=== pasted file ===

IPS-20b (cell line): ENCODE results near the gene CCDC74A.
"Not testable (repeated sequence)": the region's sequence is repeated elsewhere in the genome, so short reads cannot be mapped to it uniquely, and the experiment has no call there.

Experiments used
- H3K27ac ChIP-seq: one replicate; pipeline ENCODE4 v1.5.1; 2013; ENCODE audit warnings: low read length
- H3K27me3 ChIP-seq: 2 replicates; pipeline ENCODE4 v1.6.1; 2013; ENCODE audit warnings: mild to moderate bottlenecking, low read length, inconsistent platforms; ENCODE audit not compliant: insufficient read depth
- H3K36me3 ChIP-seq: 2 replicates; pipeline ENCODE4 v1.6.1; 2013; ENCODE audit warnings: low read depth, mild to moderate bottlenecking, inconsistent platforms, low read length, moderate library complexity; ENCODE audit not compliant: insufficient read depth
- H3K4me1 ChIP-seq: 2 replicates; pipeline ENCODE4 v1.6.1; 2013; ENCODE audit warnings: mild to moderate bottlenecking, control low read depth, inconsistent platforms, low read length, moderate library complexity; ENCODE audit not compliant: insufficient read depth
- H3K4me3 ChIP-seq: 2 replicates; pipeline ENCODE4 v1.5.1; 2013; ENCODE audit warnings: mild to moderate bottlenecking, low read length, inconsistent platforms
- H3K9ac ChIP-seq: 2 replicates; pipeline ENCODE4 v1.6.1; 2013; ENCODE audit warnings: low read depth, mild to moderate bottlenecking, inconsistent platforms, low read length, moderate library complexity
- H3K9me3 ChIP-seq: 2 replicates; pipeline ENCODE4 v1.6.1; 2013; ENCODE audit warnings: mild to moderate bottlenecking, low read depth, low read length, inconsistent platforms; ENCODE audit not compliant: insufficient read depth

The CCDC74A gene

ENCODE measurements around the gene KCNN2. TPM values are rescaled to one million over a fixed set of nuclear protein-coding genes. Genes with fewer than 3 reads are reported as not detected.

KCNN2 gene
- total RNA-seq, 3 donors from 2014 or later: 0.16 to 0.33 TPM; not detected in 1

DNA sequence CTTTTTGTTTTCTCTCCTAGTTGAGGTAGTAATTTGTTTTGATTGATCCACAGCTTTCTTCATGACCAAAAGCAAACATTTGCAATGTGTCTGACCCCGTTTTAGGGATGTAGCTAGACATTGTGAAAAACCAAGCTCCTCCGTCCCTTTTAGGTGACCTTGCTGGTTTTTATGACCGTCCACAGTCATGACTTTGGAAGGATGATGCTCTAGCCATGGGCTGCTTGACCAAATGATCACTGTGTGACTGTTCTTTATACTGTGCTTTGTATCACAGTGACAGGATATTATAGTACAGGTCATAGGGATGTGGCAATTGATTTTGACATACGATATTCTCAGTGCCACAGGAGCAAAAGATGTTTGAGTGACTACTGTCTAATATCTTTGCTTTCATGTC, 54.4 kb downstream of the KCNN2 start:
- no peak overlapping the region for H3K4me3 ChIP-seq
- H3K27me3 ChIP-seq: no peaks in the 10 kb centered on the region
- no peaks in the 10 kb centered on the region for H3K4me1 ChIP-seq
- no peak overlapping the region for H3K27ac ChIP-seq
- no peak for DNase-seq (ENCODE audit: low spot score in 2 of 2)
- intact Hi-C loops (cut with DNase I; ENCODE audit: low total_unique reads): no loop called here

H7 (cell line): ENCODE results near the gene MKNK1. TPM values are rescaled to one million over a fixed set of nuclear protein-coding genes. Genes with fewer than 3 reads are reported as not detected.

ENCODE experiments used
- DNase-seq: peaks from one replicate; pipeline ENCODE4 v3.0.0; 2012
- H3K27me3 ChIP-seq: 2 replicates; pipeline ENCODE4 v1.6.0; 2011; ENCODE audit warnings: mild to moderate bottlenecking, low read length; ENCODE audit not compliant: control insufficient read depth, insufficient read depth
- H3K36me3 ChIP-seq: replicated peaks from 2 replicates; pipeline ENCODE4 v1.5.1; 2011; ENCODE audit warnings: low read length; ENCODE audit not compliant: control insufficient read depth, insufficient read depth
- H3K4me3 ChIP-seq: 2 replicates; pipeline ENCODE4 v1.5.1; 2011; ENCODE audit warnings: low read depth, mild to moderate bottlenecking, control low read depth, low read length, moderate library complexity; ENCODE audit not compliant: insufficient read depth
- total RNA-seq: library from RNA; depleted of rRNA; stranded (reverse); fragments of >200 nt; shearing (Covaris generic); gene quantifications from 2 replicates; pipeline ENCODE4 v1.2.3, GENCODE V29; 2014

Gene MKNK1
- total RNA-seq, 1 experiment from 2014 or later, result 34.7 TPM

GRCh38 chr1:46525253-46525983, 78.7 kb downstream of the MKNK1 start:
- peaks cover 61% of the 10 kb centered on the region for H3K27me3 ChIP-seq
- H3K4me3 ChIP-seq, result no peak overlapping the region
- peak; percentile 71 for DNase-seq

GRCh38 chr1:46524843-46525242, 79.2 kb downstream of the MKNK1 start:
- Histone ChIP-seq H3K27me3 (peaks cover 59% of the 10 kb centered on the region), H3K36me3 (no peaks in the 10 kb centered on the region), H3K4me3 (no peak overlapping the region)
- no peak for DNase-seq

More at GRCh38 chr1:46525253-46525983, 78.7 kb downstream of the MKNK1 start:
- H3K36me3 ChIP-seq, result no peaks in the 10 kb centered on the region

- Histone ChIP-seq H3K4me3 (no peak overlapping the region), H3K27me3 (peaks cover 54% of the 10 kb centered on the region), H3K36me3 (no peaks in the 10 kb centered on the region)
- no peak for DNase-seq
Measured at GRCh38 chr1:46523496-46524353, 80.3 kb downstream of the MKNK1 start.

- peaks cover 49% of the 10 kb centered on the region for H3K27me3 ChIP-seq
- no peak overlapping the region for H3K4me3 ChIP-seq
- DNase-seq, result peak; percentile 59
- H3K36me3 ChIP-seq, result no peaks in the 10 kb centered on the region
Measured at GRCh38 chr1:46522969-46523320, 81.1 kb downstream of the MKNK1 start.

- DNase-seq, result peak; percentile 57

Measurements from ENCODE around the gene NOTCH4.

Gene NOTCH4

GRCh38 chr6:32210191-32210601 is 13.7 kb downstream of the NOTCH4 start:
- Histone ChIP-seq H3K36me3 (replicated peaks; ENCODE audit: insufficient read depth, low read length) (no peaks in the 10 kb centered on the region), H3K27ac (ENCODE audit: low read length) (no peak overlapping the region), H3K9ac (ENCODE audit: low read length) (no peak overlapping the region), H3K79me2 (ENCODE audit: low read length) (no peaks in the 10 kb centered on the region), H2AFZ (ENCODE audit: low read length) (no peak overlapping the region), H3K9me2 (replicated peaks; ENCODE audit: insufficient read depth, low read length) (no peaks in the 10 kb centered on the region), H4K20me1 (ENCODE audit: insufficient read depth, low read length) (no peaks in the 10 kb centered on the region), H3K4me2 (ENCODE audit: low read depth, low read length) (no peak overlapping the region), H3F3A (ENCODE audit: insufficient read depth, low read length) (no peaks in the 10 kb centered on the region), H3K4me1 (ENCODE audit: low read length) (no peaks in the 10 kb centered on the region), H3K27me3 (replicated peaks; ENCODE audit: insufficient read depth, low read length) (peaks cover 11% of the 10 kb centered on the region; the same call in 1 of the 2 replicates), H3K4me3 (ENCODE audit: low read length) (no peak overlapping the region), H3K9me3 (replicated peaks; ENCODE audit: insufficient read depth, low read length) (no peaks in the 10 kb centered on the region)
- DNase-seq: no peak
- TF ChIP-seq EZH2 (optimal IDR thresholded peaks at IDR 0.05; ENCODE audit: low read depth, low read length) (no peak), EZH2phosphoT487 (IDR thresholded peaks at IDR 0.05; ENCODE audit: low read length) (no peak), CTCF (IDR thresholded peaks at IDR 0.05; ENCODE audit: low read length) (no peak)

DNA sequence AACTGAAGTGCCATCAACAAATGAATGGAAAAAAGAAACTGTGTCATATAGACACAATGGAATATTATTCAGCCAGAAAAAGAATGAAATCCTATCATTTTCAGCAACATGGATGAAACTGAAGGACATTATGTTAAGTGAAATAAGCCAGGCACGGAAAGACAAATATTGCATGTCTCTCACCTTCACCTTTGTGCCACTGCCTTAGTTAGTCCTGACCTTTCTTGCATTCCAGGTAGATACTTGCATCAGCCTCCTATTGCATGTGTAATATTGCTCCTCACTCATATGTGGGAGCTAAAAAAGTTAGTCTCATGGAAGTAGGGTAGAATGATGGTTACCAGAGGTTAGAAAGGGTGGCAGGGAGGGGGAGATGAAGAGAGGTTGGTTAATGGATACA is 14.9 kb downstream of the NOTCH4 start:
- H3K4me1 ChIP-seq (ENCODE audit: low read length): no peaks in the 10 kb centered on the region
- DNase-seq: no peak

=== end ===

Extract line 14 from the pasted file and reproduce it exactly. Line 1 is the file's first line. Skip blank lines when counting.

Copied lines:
- total RNA-seq, 3 donors from 2014 or later: 0.16 to 0.33 TPM; not detected in 1